Of all the Gauntlet games around at the moment - including the original - Blackbeard is probably the most enjoyable to initially play. The graphics, although not terribly varied, are colourful and detailed, creating a simple sort of addiction that coaxes the player to explore and uncover the accurately-drawn HMS Victory. As with most budget games, Blackbeard's addiction isn't particularly long-lasting but - unlike most cheap offerings - it does create a fun atmosphere that will last at least a few weeks. Great fun at only three quid.
HAAR-HAAARRRR! Shiver timbers! Splice the mainbrace! Hoh-hoh, Wayne lad! And other predictable comments suitable for reviewing a pirate game - only with a Spanish accent! Because Black Beard is by Topsoft, that's why, and quite right too, because lots of 16th century pirates were Spanish.
Anywayup, this is a remarkably pretty game which bears not a little resemblance to Dandy and other Gauntlet clones of yore. The gameplay's a tiny bit repetitious, but then, so is a life on the ocean wave, so at least you can't say it isn't realistic.
You play the jolly savage cut-throat Captain Blackbeard, was SOOOOOOO annoyed to find that Captain Redbeard has stolen a valuable treasure map, that he's sworn to kill his entire crew, get the map back and probably eat his salt-biscuits.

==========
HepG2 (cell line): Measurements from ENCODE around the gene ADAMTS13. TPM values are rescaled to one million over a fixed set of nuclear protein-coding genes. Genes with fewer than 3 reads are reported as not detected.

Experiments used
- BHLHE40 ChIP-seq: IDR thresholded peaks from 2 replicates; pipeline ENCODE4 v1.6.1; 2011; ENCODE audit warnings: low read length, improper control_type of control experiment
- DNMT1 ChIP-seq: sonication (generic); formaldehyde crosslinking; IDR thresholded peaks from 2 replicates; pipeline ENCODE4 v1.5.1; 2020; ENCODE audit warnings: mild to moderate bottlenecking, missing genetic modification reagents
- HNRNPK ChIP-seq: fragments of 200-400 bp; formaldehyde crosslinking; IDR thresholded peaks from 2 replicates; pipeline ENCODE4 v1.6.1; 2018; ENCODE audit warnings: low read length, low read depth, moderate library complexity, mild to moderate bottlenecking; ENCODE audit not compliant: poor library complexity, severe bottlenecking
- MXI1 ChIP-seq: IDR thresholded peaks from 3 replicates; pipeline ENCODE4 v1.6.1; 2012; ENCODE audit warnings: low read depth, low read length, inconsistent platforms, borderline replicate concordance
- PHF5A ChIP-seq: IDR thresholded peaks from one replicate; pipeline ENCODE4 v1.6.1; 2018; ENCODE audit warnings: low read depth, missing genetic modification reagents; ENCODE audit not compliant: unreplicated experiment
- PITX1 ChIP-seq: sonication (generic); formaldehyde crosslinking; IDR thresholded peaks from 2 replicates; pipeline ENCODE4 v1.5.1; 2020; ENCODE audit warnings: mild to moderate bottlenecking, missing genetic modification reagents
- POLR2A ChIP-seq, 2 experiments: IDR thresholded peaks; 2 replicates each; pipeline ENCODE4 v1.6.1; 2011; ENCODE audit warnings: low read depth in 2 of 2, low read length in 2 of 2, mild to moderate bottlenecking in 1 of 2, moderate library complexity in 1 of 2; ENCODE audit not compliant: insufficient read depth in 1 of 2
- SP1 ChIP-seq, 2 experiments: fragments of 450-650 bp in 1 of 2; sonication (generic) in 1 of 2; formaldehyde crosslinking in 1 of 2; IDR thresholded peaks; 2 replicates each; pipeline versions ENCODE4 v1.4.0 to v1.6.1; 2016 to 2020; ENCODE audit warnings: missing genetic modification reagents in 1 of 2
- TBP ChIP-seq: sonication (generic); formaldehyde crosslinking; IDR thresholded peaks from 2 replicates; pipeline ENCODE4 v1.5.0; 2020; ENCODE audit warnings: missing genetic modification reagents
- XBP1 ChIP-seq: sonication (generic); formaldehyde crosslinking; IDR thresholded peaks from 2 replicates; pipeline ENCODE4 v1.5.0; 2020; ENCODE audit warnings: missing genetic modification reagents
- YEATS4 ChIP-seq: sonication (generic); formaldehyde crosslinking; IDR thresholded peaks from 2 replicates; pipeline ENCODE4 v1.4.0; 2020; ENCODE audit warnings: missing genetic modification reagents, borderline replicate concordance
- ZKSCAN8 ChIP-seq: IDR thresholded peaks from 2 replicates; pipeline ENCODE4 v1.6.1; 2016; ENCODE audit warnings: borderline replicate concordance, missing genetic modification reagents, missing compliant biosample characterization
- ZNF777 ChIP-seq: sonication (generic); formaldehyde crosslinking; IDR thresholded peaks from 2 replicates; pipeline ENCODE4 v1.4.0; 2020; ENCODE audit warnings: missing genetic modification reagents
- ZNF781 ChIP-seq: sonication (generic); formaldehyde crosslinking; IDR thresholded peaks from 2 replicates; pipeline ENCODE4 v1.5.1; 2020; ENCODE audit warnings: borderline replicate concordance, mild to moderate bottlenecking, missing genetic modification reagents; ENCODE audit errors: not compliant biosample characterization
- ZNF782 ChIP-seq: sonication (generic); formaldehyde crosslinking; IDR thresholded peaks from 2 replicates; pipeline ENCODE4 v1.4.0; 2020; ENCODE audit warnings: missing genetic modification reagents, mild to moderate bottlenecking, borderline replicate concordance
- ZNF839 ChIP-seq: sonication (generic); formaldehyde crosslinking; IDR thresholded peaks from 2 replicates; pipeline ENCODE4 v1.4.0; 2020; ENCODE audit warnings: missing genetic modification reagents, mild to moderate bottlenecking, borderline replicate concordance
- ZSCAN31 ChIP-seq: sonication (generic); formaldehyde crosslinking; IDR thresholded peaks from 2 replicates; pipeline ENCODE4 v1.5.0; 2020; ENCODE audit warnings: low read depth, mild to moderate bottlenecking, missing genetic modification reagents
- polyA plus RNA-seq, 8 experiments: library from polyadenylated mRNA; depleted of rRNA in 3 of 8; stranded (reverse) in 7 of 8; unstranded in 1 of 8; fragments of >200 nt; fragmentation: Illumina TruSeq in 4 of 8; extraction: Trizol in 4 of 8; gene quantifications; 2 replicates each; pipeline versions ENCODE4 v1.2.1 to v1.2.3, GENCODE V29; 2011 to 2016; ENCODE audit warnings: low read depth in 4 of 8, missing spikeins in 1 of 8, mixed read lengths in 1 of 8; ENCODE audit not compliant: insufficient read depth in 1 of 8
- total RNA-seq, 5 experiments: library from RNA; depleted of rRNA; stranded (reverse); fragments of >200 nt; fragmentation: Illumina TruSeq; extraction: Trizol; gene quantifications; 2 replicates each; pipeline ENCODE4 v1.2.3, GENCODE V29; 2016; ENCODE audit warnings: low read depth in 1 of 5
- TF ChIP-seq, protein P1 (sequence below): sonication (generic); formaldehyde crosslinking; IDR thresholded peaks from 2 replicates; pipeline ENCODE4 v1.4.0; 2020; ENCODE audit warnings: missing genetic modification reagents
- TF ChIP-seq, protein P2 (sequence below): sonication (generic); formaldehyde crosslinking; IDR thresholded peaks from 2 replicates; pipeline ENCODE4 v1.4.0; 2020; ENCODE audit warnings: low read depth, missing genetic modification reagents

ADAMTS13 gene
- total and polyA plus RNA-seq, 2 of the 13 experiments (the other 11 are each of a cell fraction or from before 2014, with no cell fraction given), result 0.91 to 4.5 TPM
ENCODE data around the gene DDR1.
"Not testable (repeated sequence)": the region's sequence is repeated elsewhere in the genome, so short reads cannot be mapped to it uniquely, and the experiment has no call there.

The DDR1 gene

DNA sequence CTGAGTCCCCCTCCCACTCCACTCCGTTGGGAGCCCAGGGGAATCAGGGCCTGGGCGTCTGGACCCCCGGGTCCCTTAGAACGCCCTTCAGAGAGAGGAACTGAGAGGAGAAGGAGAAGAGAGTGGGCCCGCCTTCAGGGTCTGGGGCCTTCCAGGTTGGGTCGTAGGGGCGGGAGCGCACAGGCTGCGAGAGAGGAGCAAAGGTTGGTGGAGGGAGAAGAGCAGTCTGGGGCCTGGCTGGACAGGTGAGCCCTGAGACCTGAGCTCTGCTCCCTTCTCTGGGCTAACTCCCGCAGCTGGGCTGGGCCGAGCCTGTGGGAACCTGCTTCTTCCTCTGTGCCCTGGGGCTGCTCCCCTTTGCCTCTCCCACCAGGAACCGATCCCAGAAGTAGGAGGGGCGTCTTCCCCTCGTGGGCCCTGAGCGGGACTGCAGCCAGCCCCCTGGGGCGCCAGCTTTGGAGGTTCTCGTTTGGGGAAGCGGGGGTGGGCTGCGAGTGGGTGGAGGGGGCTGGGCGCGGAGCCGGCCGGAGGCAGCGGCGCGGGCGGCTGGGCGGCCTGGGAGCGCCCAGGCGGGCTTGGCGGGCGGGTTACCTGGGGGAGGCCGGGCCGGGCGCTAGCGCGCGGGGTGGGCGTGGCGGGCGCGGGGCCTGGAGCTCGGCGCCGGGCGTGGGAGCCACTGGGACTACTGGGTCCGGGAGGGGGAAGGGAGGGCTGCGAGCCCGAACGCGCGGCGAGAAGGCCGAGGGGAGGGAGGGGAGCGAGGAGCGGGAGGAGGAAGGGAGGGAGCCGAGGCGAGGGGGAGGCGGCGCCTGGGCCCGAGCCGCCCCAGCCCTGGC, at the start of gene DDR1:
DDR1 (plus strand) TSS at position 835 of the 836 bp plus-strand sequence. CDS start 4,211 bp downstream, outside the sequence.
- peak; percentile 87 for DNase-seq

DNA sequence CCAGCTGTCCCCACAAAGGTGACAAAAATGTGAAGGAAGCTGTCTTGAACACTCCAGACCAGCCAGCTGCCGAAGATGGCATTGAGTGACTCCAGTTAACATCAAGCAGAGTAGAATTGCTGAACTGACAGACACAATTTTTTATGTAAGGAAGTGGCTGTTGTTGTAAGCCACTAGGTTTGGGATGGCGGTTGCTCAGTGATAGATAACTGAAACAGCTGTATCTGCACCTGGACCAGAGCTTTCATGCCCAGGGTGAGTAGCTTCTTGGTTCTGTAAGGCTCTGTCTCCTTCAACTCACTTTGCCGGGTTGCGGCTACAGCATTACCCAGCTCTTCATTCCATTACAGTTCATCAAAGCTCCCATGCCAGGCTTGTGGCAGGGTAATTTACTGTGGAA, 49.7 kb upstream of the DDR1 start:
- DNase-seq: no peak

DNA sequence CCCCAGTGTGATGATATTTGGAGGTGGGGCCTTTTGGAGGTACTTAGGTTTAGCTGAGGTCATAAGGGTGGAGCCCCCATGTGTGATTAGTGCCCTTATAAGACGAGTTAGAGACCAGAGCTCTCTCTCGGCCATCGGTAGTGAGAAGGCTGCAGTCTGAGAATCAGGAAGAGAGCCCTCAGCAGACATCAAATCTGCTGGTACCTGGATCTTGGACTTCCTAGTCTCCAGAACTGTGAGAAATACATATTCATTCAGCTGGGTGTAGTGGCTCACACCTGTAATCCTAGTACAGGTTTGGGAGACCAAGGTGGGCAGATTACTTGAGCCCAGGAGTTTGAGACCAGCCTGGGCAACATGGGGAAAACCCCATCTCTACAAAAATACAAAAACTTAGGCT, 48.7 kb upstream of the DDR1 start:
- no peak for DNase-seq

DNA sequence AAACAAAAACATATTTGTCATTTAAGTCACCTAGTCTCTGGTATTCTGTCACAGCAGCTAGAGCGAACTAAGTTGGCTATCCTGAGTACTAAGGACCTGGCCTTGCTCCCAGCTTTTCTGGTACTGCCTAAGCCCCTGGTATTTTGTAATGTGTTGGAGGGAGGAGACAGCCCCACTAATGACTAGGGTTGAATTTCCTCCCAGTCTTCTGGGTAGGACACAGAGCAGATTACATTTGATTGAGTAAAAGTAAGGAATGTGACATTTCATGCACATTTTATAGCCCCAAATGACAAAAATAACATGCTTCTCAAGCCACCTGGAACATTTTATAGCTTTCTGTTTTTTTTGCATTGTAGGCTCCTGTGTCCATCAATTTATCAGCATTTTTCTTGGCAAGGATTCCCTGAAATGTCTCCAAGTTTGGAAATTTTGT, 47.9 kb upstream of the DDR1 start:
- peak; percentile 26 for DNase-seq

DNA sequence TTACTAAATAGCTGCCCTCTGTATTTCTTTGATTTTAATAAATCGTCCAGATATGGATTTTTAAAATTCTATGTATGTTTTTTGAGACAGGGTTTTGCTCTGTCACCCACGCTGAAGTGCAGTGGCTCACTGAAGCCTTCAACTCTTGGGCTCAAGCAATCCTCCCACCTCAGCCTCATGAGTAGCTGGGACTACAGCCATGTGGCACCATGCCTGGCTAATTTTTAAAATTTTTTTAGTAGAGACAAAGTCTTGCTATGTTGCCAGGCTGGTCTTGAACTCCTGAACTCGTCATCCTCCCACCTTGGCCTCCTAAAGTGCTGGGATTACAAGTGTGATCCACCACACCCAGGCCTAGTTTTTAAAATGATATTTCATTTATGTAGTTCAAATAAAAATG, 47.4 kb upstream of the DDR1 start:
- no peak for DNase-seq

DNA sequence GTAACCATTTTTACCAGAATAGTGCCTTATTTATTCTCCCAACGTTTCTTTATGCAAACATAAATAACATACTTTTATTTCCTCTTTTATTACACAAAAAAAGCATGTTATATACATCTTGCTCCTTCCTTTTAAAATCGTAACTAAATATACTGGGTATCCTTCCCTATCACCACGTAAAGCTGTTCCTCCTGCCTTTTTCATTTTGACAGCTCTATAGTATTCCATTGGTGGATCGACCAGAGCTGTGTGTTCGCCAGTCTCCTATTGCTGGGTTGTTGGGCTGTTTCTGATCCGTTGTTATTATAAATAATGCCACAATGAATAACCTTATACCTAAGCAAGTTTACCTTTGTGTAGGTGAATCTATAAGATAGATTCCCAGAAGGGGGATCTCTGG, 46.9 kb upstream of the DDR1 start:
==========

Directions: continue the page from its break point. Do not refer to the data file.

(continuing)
The game takes place on Redbeard's ship, the Victory. The scenes are shown from the top and are admirably detailed, featuring cannon, hatchways, ship's boats, caskets, cannonballs, bulkheads and the like. The design's great, and the use of colour excellent. The screen scrolls smoothly as you move around, to reveal new sections such as the cabins, storage holds and gunnels (those are the gungy bits at the bottom of the ship). If you're interested, the layout of the screen is based on the design of the real HMS Victory, so there's a bit of free education for you.
Around the decks prowl pirates, armed to the underwear. You must kill the lot of them to achieve your goal; to do this you must pick up guns and knives which are scattered around the decks. Guns come with thirty bullets each, while knives stay sharp for ever; the problem is that you need a gun to open treasure chests which contain life restoring potions and lanterns. The lanterns also help fire the cannon, which will slow down the pirates' attacks, though I haven't yet managed to work out how this is done.